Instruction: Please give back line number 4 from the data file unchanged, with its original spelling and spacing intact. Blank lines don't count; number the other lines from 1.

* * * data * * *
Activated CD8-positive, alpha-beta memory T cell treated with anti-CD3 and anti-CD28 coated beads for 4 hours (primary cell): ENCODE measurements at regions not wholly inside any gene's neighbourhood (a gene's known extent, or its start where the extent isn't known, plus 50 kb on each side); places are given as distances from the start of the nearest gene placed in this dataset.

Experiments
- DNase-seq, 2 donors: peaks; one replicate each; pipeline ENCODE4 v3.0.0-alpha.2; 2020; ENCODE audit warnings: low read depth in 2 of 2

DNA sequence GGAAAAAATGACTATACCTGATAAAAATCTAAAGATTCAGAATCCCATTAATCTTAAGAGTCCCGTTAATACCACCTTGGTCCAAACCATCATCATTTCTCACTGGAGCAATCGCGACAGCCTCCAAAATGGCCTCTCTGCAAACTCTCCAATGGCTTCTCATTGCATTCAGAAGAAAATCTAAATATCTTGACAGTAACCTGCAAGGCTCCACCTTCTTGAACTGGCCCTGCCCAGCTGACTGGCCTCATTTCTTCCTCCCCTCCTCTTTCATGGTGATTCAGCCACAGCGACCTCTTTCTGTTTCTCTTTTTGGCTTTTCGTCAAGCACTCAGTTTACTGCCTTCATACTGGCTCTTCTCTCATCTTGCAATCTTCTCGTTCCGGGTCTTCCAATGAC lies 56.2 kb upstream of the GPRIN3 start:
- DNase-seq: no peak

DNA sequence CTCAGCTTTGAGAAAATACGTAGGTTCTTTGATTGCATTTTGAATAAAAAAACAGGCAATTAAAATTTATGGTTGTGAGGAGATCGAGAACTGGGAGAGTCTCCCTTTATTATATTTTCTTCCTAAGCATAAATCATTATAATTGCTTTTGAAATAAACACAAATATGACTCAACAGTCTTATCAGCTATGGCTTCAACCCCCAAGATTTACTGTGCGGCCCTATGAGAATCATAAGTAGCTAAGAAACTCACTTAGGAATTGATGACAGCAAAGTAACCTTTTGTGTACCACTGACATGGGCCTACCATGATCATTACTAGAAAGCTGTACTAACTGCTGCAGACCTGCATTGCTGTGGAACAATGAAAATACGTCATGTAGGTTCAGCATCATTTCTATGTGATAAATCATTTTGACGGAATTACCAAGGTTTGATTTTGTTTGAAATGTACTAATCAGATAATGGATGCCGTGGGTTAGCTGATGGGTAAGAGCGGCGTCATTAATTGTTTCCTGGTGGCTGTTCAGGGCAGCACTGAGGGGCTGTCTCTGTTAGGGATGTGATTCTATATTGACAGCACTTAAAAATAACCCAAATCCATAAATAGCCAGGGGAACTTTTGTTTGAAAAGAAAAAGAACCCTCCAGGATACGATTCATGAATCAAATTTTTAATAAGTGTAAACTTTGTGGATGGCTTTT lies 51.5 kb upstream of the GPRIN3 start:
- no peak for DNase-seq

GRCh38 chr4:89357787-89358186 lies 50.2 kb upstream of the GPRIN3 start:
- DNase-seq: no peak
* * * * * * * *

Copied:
DNA sequence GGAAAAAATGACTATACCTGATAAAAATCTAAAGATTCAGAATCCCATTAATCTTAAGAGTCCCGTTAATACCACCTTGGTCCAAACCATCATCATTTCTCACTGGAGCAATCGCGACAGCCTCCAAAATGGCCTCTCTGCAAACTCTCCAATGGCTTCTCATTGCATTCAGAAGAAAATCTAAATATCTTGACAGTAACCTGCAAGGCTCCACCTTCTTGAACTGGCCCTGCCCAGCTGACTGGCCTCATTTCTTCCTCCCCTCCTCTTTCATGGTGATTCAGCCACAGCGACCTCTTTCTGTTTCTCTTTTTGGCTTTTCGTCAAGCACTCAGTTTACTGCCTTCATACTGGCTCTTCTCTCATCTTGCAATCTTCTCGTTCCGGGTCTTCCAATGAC lies 56.2 kb upstream of the GPRIN3 start: